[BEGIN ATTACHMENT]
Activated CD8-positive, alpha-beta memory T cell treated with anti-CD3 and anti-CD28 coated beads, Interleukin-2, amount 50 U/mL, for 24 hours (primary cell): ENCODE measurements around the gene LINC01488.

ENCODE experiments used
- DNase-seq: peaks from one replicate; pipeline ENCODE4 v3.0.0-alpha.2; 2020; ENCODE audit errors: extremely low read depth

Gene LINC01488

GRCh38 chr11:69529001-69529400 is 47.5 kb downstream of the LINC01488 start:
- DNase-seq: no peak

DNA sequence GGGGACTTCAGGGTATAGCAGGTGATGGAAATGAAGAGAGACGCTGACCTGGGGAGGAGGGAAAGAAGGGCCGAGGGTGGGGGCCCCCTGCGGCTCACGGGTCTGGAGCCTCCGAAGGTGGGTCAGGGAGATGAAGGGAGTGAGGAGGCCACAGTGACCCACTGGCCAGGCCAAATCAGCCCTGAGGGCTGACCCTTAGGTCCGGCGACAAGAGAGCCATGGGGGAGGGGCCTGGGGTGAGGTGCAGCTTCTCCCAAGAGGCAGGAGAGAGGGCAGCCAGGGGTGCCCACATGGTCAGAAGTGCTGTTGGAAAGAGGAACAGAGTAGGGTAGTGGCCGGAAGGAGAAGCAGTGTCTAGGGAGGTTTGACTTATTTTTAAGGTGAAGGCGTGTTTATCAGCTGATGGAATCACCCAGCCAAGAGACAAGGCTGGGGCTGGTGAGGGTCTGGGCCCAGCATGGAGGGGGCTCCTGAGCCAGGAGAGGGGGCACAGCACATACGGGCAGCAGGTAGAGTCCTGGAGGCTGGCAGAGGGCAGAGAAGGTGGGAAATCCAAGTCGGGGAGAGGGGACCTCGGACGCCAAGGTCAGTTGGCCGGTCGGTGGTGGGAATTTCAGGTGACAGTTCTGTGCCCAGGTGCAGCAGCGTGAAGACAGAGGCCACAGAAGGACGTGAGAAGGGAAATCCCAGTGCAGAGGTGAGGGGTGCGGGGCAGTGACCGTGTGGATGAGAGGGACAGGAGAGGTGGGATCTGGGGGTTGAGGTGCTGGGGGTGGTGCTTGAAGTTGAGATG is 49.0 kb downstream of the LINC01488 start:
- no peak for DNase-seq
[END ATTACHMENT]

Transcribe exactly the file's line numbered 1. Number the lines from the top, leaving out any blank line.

Activated CD8-positive, alpha-beta memory T cell treated with anti-CD3 and anti-CD28 coated beads, Interleukin-2, amount 50 U/mL, for 24 hours (primary cell): ENCODE measurements around the gene LINC01488.